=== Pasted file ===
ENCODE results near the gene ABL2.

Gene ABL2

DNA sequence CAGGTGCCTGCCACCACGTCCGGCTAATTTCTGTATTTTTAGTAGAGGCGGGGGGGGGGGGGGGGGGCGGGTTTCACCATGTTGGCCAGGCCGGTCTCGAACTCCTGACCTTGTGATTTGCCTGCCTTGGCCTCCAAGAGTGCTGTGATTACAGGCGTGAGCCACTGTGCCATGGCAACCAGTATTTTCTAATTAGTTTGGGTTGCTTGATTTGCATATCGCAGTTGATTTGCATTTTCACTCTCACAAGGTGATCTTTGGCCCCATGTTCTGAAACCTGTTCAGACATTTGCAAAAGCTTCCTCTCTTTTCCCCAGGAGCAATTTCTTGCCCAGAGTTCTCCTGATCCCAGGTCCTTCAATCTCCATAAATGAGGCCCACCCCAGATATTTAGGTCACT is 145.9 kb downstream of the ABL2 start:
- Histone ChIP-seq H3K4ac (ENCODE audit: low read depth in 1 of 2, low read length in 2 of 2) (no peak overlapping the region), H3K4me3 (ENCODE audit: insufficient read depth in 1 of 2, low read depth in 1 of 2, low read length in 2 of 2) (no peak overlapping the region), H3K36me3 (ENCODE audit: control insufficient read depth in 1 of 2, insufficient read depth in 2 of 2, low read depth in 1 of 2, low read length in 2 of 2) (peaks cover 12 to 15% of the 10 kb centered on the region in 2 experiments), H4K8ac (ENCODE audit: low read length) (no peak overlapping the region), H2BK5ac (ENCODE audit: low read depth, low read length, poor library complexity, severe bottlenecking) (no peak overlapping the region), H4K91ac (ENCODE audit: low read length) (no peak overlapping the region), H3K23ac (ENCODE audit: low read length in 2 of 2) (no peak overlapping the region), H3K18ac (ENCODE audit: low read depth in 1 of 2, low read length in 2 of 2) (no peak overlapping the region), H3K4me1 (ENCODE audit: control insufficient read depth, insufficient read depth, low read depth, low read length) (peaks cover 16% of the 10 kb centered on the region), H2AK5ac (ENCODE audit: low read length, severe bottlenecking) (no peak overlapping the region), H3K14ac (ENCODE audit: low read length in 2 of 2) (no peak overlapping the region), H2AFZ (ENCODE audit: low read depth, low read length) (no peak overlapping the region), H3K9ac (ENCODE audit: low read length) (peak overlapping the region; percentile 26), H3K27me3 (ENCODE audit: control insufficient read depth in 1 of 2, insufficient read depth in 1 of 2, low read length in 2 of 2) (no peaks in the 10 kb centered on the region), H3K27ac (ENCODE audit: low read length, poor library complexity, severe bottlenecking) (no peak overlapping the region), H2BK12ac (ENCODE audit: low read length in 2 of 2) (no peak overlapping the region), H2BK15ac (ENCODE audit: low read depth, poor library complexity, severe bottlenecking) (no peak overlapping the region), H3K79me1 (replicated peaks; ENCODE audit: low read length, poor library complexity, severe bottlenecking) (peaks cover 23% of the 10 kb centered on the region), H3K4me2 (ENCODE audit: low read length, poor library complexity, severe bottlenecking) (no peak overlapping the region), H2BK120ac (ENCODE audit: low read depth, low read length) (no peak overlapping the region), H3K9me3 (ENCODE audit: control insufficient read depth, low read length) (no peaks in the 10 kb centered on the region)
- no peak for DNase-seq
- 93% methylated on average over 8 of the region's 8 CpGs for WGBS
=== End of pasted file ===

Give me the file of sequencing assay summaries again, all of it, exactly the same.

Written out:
ENCODE results near the gene ABL2.

Gene ABL2

DNA sequence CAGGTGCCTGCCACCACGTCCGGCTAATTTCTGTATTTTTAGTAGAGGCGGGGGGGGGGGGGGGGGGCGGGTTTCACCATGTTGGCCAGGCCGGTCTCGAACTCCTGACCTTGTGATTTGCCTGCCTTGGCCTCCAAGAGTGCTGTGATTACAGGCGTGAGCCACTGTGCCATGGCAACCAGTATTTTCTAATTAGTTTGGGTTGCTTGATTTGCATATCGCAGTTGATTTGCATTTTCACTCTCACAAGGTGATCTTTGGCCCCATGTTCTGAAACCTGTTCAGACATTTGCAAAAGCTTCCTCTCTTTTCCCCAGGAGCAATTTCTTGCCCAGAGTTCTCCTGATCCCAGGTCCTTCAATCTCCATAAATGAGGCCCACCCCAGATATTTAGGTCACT is 145.9 kb downstream of the ABL2 start:
- Histone ChIP-seq H3K4ac (ENCODE audit: low read depth in 1 of 2, low read length in 2 of 2) (no peak overlapping the region), H3K4me3 (ENCODE audit: insufficient read depth in 1 of 2, low read depth in 1 of 2, low read length in 2 of 2) (no peak overlapping the region), H3K36me3 (ENCODE audit: control insufficient read depth in 1 of 2, insufficient read depth in 2 of 2, low read depth in 1 of 2, low read length in 2 of 2) (peaks cover 12 to 15% of the 10 kb centered on the region in 2 experiments), H4K8ac (ENCODE audit: low read length) (no peak overlapping the region), H2BK5ac (ENCODE audit: low read depth, low read length, poor library complexity, severe bottlenecking) (no peak overlapping the region), H4K91ac (ENCODE audit: low read length) (no peak overlapping the region), H3K23ac (ENCODE audit: low read length in 2 of 2) (no peak overlapping the region), H3K18ac (ENCODE audit: low read depth in 1 of 2, low read length in 2 of 2) (no peak overlapping the region), H3K4me1 (ENCODE audit: control insufficient read depth, insufficient read depth, low read depth, low read length) (peaks cover 16% of the 10 kb centered on the region), H2AK5ac (ENCODE audit: low read length, severe bottlenecking) (no peak overlapping the region), H3K14ac (ENCODE audit: low read length in 2 of 2) (no peak overlapping the region), H2AFZ (ENCODE audit: low read depth, low read length) (no peak overlapping the region), H3K9ac (ENCODE audit: low read length) (peak overlapping the region; percentile 26), H3K27me3 (ENCODE audit: control insufficient read depth in 1 of 2, insufficient read depth in 1 of 2, low read length in 2 of 2) (no peaks in the 10 kb centered on the region), H3K27ac (ENCODE audit: low read length, poor library complexity, severe bottlenecking) (no peak overlapping the region), H2BK12ac (ENCODE audit: low read length in 2 of 2) (no peak overlapping the region), H2BK15ac (ENCODE audit: low read depth, poor library complexity, severe bottlenecking) (no peak overlapping the region), H3K79me1 (replicated peaks; ENCODE audit: low read length, poor library complexity, severe bottlenecking) (peaks cover 23% of the 10 kb centered on the region), H3K4me2 (ENCODE audit: low read length, poor library complexity, severe bottlenecking) (no peak overlapping the region), H2BK120ac (ENCODE audit: low read depth, low read length) (no peak overlapping the region), H3K9me3 (ENCODE audit: control insufficient read depth, low read length) (no peaks in the 10 kb centered on the region)
- no peak for DNase-seq
- 93% methylated on average over 8 of the region's 8 CpGs for WGBS